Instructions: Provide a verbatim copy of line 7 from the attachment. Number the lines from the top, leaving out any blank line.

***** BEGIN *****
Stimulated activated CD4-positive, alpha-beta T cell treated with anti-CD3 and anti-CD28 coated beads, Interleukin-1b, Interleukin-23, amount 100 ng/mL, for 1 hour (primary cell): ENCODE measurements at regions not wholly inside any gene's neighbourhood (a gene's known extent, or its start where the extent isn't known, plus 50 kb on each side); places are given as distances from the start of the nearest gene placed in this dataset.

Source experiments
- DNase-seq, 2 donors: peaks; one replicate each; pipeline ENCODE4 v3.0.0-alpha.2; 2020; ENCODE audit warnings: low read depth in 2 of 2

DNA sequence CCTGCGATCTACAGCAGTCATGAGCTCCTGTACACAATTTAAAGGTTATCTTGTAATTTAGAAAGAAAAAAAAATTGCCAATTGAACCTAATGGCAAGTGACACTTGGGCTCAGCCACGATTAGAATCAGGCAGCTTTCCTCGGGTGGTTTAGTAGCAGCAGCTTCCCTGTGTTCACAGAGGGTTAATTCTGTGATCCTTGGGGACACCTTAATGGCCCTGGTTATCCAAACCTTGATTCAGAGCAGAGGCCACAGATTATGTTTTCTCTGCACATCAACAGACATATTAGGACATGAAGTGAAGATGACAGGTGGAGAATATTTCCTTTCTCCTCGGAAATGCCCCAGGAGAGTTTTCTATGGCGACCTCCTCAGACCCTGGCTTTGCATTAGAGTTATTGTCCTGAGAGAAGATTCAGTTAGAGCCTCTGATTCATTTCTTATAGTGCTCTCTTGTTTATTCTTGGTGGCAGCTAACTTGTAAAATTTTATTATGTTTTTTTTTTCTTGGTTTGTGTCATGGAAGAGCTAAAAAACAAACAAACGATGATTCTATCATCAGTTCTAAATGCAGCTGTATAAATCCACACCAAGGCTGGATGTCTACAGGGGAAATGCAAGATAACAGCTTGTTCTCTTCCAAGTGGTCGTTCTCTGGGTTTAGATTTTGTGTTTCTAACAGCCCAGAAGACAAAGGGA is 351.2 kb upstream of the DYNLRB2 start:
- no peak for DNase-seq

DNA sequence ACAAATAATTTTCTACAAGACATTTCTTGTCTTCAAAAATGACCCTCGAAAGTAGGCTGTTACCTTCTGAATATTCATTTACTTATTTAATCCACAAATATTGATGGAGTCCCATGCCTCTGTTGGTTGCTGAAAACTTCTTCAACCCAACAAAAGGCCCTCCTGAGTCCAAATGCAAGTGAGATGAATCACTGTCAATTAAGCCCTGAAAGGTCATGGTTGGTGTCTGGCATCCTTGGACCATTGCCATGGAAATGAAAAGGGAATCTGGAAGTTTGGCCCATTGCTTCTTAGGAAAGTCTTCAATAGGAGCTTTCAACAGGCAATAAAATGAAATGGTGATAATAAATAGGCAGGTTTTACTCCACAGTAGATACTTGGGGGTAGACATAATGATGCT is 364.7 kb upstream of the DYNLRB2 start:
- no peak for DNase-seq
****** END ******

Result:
- no peak for DNase-seq